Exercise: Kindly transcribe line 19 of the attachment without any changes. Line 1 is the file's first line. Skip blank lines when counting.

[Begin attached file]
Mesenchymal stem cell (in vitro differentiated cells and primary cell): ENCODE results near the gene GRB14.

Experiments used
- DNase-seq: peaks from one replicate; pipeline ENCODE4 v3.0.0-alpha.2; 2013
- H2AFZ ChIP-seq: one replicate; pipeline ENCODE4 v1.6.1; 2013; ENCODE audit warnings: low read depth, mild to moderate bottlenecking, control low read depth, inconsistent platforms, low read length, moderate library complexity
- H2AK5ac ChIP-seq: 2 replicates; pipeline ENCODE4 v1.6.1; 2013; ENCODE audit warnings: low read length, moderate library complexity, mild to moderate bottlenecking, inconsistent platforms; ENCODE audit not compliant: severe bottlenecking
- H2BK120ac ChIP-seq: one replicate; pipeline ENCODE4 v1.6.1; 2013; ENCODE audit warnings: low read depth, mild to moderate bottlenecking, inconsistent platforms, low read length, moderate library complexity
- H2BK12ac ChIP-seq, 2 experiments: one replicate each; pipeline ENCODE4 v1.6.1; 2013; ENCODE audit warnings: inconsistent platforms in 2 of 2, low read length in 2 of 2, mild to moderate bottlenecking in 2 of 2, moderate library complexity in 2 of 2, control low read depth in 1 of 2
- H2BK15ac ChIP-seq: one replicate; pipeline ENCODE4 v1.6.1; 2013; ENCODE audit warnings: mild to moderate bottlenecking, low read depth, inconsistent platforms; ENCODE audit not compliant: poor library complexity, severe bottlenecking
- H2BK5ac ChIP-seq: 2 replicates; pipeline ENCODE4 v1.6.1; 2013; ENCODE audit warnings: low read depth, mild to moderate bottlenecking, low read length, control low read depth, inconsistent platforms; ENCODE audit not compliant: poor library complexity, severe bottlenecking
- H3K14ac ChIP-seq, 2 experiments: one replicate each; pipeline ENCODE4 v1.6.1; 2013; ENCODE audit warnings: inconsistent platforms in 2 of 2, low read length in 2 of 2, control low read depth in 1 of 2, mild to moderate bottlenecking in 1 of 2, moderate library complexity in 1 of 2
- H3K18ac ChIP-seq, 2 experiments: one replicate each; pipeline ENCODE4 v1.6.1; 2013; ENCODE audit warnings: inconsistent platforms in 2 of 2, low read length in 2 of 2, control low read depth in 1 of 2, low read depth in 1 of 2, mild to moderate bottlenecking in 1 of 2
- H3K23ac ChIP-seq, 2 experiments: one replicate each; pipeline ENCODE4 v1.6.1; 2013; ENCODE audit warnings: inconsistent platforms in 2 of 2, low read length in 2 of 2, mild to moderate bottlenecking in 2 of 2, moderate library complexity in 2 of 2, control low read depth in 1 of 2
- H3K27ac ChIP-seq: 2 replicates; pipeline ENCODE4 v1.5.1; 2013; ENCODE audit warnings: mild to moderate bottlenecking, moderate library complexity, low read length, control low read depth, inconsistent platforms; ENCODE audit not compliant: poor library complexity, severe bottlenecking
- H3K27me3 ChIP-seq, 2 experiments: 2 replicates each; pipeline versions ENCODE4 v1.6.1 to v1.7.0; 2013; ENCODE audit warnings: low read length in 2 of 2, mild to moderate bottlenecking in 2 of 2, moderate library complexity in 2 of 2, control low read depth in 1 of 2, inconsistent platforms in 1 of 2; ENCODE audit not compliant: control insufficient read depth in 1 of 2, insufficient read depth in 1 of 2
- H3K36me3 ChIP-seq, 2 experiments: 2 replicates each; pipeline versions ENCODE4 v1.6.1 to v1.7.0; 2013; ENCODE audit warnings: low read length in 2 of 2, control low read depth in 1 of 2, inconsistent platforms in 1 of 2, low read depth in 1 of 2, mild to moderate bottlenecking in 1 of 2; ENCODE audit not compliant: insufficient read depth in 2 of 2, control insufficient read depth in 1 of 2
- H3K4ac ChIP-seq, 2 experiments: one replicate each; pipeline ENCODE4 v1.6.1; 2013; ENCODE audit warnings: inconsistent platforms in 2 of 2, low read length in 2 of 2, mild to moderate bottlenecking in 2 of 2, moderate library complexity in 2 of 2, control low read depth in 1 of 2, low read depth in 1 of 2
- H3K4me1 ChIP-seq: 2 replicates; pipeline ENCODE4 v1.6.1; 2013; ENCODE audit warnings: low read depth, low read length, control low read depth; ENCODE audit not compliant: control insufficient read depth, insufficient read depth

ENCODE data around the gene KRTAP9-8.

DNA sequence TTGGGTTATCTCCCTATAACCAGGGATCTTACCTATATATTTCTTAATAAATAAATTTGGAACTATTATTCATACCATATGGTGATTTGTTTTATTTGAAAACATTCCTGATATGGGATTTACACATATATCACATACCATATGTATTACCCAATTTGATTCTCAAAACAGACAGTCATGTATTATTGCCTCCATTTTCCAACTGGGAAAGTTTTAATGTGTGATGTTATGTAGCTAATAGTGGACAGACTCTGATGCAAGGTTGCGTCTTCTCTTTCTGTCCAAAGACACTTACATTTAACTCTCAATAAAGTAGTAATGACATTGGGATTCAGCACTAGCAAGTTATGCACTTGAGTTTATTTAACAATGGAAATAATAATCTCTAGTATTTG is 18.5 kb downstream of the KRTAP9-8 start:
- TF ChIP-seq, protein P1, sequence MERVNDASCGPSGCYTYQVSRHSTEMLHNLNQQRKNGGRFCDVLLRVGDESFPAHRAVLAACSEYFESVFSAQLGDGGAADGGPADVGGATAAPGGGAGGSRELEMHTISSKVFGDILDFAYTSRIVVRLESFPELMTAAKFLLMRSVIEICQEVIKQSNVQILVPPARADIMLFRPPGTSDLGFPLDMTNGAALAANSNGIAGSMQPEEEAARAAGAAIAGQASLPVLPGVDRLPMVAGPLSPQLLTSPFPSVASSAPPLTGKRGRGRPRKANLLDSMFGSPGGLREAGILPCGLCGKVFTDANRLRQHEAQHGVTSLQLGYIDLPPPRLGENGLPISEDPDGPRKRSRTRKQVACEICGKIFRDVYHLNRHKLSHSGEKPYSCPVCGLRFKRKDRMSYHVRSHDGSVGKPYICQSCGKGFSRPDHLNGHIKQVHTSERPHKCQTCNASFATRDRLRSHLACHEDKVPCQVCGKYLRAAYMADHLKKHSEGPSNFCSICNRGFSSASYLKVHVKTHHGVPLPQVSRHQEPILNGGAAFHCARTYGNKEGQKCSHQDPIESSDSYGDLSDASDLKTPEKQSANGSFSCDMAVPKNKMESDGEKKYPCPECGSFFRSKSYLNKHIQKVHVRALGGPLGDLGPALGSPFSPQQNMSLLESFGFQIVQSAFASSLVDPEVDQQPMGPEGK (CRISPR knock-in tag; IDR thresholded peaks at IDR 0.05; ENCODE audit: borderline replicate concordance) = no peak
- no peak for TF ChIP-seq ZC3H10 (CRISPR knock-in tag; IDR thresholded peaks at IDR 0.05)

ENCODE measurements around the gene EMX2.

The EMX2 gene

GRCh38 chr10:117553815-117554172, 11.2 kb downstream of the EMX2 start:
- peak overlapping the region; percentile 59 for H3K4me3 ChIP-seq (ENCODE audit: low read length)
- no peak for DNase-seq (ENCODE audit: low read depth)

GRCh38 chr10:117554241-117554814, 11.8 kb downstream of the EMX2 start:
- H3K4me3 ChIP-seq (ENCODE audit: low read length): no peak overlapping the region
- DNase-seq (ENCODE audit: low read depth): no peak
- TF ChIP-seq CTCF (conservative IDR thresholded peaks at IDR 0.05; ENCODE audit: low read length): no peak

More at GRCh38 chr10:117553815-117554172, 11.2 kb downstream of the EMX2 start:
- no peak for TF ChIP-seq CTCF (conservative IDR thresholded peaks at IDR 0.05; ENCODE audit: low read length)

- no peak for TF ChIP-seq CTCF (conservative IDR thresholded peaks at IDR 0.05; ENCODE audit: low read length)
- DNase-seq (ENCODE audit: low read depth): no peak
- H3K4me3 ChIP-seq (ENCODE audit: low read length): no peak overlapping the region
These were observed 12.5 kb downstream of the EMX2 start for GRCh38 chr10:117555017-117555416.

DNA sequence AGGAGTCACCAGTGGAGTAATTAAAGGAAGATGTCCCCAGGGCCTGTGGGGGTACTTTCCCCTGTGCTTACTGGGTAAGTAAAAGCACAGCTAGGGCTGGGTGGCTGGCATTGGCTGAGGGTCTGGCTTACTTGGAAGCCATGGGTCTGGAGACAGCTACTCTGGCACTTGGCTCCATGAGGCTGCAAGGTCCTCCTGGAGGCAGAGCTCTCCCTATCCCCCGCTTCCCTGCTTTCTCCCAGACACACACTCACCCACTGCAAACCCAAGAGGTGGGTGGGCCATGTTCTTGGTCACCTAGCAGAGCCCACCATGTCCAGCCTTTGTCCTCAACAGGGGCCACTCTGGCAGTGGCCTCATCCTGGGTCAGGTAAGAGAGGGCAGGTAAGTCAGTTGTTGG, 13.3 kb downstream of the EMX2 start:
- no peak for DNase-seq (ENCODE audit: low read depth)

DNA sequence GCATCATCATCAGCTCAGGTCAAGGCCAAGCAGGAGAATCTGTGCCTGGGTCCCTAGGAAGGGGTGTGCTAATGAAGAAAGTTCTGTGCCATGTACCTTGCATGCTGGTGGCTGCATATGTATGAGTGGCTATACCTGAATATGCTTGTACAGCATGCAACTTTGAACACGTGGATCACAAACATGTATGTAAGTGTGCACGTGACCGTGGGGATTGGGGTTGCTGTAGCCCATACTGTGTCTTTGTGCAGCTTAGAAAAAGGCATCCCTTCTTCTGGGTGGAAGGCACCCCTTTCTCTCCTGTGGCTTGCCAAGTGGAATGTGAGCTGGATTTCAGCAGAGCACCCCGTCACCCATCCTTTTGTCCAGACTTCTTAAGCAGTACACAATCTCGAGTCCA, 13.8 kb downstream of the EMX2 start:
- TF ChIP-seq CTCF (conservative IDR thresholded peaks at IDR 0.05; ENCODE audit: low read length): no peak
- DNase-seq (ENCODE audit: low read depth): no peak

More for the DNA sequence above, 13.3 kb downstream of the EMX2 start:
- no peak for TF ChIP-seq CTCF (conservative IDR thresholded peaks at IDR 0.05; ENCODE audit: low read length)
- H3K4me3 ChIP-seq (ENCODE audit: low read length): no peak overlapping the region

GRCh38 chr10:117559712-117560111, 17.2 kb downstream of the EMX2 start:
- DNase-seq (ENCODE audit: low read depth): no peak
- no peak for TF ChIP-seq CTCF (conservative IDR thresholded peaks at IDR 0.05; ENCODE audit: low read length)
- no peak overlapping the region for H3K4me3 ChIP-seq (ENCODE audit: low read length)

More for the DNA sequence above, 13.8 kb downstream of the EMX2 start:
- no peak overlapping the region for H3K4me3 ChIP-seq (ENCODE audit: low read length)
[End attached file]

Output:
DNA sequence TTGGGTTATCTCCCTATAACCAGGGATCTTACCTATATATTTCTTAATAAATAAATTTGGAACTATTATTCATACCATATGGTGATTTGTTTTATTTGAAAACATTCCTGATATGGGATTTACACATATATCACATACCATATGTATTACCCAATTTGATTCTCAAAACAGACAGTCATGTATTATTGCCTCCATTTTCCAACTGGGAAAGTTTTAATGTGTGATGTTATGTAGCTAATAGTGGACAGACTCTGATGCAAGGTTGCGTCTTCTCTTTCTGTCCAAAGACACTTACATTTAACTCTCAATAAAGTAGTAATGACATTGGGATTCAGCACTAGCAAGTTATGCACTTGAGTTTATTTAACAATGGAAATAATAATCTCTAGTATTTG is 18.5 kb downstream of the KRTAP9-8 start: